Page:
Tutorialspoint.dev

How to restrict dynamic allocation of objects in C++?

C++ programming language allows both auto(or stack allocated) and dynamically allocated objects. In java & C#, all objects must be dynamically allocated using new.
C++ supports stack allocated objects for the reason of runtime efficiency. Stack based objects are implicitly managed by C++ compiler. They are destroyed when they go out of scope and dynamically allocated objects must be manually released, using delete operator otherwise memory leak occurs. C++ doesn’t support automatic garbage collection approach used by languages such as Java & C#.

How do we achieve following behavior from a class ‘Test’ in C++?

Test* t = new Test; // should produce compile time error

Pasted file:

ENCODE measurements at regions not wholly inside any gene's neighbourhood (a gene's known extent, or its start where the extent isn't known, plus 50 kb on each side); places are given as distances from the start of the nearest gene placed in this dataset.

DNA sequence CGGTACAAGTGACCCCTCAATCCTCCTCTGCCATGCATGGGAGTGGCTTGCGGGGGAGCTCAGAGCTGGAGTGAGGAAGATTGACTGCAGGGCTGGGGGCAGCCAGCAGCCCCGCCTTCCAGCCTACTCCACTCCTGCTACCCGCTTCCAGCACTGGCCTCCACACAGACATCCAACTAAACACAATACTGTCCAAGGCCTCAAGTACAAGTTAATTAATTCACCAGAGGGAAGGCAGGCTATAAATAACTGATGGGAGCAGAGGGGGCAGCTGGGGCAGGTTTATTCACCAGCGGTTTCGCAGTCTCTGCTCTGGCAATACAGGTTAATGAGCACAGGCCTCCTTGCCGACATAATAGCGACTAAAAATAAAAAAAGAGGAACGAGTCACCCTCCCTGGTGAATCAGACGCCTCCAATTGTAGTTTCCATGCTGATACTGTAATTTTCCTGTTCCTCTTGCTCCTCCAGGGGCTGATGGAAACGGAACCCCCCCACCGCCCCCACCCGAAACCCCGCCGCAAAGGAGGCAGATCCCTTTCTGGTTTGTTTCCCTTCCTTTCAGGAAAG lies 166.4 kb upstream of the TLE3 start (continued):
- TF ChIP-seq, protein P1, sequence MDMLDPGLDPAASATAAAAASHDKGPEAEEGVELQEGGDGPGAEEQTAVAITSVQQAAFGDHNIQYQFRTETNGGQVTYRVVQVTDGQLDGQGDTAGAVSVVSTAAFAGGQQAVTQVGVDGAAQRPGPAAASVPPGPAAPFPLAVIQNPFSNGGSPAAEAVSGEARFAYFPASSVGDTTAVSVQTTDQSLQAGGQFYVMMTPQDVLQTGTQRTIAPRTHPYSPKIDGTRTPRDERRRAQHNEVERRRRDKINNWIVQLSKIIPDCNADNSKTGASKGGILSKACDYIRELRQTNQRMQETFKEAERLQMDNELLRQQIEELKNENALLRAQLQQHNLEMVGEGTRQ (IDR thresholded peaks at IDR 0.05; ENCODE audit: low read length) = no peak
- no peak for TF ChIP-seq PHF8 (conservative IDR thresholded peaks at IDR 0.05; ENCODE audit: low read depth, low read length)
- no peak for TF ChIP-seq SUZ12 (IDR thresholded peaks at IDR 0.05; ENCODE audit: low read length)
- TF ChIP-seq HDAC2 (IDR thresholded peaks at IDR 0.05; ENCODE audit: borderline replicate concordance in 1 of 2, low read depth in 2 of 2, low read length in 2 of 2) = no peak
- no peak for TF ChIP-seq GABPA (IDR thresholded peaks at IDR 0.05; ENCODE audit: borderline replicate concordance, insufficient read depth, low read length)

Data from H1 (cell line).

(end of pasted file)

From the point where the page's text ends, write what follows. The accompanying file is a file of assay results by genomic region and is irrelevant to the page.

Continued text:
Test t;    // OK 

The idea of is to keep new operator function private so that new cannot be called. See the following program. Objects of ‘Test’ class cannot be created using new as new operator function is private in ‘Test’. If we uncomment the 2nd line of main(), the program would produce compile time error.

#include <iostream>
using namespace std;
  
// Objects of Test can not be dynamically allocated
class Test
{
    // Notice this, new operator function is private
    void* operator new(size_t size);
    int x;
public:
    Test()          { x = 9; cout << "Constructor is called "; }
    void display()  { cout << "x = " << x << " ";  }
    ~Test()         { cout << "Destructor is executed "; }
};
  
int main()
{
    // Uncommenting following line would cause a compile time error.
    // Test* obj=new Test();
    Test t;          // Ok, object is allocated at compile time
    t.display();
    return 0;
} // object goes out of scope, destructor will be called

Output:

Constructor is called
x = 9
Destructor is executed

Reference:
Design and evolution of C++, Bjarne Stroustrup



This article is attributed to GeeksforGeeks.org

leave a comment

code

0 Comments

load comments

Subscribe to Our Newsletter